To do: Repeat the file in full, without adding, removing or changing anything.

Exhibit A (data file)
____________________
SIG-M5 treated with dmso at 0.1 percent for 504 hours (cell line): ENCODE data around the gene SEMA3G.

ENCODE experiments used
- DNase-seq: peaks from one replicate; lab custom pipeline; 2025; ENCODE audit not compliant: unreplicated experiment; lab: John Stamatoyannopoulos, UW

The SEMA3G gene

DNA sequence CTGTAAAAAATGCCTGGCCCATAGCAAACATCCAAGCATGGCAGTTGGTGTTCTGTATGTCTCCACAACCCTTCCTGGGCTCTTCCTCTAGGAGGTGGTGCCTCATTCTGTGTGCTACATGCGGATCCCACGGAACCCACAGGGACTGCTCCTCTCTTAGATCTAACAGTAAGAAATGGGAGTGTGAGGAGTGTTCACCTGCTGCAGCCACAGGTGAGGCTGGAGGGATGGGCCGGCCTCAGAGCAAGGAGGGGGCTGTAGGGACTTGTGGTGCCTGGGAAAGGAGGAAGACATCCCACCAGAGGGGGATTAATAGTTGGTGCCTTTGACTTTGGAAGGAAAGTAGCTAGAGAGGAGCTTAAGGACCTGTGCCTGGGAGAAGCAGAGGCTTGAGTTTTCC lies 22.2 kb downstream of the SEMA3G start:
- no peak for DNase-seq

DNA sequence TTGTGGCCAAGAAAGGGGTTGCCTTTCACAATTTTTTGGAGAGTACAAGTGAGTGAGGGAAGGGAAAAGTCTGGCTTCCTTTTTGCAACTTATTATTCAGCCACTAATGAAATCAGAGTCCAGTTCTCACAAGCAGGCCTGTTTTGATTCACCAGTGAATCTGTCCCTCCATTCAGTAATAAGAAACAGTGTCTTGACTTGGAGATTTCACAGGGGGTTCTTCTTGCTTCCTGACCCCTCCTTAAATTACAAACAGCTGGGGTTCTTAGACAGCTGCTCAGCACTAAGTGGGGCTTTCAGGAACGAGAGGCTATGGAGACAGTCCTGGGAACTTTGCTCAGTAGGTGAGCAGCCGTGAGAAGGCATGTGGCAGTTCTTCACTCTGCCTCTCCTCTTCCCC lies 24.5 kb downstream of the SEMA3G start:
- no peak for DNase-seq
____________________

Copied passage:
SIG-M5 treated with dmso at 0.1 percent for 504 hours (cell line): ENCODE data around the gene SEMA3G.

ENCODE experiments used
- DNase-seq: peaks from one replicate; lab custom pipeline; 2025; ENCODE audit not compliant: unreplicated experiment; lab: John Stamatoyannopoulos, UW

The SEMA3G gene

DNA sequence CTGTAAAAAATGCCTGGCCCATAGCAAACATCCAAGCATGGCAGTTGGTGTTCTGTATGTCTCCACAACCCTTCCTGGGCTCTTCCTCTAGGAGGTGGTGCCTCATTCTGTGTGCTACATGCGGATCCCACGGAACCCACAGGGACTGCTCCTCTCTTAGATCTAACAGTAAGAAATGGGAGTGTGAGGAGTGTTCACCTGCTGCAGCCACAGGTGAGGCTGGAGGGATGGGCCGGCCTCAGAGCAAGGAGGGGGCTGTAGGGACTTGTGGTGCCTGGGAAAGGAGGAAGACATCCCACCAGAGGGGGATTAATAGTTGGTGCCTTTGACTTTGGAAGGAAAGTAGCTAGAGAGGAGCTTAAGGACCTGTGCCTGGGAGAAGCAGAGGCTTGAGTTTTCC lies 22.2 kb downstream of the SEMA3G start:
- no peak for DNase-seq

DNA sequence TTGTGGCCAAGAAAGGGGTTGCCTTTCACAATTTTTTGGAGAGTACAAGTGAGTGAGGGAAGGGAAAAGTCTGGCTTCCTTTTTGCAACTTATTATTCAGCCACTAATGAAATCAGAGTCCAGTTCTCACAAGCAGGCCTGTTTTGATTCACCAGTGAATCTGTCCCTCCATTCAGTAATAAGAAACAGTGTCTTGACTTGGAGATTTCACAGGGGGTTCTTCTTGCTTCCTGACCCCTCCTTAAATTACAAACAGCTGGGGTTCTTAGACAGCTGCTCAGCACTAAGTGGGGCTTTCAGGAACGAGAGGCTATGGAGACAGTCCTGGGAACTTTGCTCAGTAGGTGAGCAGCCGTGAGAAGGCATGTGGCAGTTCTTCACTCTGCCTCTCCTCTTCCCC lies 24.5 kb downstream of the SEMA3G start:
- no peak for DNase-seq